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Nonprofit HR’s Blog

By Leslie Walbridge

If you are a professional woman, there is a very good chance that you are being underpaid. According to a new study published by Bloomberg, even women at the top tier of business professionals earn 18% less than their male peers.  These women “were paid 82 cents for every dollar of their male counterparts in the S&P 500 last year.” However, even that is better than the national average for women working full time in the United States, which was “77 cents for every dollar paid to men in 2011.” Even worse than the pay gap is the dramatic underrepresentation of women in these high level careers: among the top five best-paid executives from each of the S&P 500 companies, only eight percent are women. Shocking as these statistics may be, the wage gap and the lack of representation are only two manifestations of gender bias remaining in the workplace despite ever-increasing numbers of women pursuing higher degrees and entering management roles.

There are many theories/myths about why these disparities exist, ten of which were laid out by founder of RedBalloon, Naomi Simson as:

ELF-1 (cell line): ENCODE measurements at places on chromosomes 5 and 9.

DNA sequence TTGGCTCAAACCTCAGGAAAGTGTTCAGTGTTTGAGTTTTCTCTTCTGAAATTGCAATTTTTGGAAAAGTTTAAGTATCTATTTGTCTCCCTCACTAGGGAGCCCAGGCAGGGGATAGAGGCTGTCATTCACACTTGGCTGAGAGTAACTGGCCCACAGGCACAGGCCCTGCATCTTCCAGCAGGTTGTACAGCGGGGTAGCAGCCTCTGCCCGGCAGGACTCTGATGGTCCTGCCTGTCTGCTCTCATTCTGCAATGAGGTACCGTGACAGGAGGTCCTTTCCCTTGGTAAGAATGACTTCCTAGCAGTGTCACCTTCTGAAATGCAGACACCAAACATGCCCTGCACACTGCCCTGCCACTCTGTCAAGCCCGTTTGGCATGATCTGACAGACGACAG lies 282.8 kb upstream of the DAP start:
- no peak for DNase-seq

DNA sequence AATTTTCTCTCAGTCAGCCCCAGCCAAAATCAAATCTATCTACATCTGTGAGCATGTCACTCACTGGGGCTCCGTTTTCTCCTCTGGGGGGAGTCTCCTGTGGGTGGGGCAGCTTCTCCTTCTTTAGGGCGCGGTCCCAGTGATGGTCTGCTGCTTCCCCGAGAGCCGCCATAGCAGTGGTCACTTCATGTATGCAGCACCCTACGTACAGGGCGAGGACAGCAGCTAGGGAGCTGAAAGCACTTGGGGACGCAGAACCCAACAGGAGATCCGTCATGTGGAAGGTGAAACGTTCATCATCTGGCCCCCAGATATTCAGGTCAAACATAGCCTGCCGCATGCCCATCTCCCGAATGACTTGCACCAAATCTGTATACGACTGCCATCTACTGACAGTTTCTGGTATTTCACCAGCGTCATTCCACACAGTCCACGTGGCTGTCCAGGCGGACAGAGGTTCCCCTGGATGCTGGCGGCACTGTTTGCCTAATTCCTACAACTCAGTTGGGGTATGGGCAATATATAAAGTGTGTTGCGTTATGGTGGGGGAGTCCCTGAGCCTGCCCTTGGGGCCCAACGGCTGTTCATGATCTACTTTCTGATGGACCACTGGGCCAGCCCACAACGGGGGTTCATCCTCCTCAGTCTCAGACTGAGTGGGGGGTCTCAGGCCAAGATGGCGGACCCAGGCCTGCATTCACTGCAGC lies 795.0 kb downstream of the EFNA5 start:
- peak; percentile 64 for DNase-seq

1. Women don’t want the top job.
  2. Women who are successful are ‘aggressive’ and self-serving.
  3. Women hate office politics – so are happy to sit back.
  4. Women don’t negotiate hard enough because they are thinking of the ‘team.’
  5. Women have other priorities and work is not important.
  6. Women won’t do the ‘dirty’, cold or hard jobs.
  7. Women have less networks and are less connected.
  8. Women have less experience.
  9. Women would rather stay home and look after the children.
  10. Women see themselves as nurturers.

Regardless of reason, it’s clear that there is a pervasive problem here, so what do we do about it? From a Human Resources perspective, Simson laid out three steps that can (and should) be taken immediately. First, audit employee compensation and note discrepancies in salary based exclusively on gender. Second, present your findings to leadership. Third, make the necessary changes to balance the scales. On an organizational level, it is necessary to fully examine talent management systems from recruitment to advancement and look for concerning trends. Remember that gender bias is systemic and institutionalized; both men and women may be making biased judgments without even being aware of it. Lastly, I want to emphasize that gender bias is not just a problem for women. The cultural undervaluing of women slows innovation, reduces productivity and keeps an entire half of the workforce from doing their best work in the office and at home. Just imagine the possibilities if every worker were paid 100% of what they were worth!

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